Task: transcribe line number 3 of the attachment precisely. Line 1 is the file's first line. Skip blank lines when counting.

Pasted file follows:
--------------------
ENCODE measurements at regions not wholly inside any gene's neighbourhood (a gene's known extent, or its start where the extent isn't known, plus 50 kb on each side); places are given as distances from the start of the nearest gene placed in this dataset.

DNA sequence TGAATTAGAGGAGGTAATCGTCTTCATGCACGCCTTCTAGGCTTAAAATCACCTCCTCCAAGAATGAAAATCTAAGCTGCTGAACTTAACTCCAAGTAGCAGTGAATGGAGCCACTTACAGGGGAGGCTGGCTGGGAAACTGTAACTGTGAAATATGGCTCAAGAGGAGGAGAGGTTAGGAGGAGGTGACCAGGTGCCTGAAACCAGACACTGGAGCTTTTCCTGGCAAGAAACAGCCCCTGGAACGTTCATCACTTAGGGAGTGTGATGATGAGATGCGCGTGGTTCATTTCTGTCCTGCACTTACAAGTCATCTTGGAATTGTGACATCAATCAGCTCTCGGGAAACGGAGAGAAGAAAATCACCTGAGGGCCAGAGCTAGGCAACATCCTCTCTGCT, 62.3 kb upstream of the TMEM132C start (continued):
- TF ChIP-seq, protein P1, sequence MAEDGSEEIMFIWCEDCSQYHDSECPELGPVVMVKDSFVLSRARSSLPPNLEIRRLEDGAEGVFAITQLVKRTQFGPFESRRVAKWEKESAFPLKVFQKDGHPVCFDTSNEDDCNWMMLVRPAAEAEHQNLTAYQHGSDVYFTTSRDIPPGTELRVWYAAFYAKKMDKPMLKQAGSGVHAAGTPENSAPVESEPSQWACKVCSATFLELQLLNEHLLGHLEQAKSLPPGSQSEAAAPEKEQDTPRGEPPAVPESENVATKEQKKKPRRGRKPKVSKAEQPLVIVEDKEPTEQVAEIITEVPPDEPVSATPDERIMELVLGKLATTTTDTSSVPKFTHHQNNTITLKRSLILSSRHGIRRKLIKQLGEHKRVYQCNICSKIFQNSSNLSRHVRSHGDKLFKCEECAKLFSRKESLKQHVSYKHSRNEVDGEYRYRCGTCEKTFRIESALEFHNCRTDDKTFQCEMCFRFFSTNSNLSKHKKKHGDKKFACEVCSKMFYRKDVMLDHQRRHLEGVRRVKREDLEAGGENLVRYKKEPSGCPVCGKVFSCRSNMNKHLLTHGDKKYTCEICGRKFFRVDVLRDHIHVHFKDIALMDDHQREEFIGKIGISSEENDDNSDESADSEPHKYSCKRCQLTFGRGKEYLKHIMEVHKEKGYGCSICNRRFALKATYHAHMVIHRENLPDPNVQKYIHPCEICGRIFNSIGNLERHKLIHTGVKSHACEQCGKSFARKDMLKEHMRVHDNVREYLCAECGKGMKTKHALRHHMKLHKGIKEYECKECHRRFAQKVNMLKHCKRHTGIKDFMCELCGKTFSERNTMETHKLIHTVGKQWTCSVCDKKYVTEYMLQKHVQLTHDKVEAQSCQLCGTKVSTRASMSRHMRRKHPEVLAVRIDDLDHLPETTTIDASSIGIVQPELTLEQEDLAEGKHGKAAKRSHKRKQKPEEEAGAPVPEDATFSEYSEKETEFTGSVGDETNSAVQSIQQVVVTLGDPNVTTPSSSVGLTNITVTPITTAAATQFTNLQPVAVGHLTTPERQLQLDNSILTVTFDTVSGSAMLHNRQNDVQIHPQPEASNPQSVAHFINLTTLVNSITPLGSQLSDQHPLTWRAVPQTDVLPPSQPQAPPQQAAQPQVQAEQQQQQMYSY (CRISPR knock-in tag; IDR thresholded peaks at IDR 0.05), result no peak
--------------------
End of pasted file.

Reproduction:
- TF ChIP-seq, protein P1, sequence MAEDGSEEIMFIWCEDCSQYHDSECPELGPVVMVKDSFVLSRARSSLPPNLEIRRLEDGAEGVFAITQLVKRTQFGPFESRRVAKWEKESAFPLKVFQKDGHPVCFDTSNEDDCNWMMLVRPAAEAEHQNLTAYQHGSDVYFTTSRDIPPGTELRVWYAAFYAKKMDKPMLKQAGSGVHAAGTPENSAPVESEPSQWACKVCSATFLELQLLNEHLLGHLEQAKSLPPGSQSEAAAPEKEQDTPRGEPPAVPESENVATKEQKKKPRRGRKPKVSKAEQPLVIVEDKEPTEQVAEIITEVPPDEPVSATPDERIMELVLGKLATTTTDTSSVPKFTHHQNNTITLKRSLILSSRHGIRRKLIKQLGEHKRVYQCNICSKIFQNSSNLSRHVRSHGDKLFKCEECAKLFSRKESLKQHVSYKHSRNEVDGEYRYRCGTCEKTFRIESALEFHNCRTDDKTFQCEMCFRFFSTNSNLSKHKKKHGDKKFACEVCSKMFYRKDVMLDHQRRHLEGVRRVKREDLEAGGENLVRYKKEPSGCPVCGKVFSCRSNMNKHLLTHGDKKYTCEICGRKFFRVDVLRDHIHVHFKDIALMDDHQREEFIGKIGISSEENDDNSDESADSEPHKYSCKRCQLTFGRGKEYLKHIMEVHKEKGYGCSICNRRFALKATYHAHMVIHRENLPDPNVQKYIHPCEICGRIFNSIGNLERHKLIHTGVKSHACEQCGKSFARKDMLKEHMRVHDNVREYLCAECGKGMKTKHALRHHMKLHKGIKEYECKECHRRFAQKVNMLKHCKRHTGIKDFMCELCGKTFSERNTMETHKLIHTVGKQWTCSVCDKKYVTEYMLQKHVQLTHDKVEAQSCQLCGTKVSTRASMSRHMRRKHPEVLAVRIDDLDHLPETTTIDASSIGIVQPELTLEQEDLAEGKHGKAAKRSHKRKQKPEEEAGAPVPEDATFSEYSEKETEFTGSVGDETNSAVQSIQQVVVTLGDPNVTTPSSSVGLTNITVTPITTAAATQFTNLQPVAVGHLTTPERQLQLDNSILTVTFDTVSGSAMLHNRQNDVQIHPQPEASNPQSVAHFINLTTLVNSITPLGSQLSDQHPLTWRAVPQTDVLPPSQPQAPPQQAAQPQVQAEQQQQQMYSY (CRISPR knock-in tag; IDR thresholded peaks at IDR 0.05), result no peak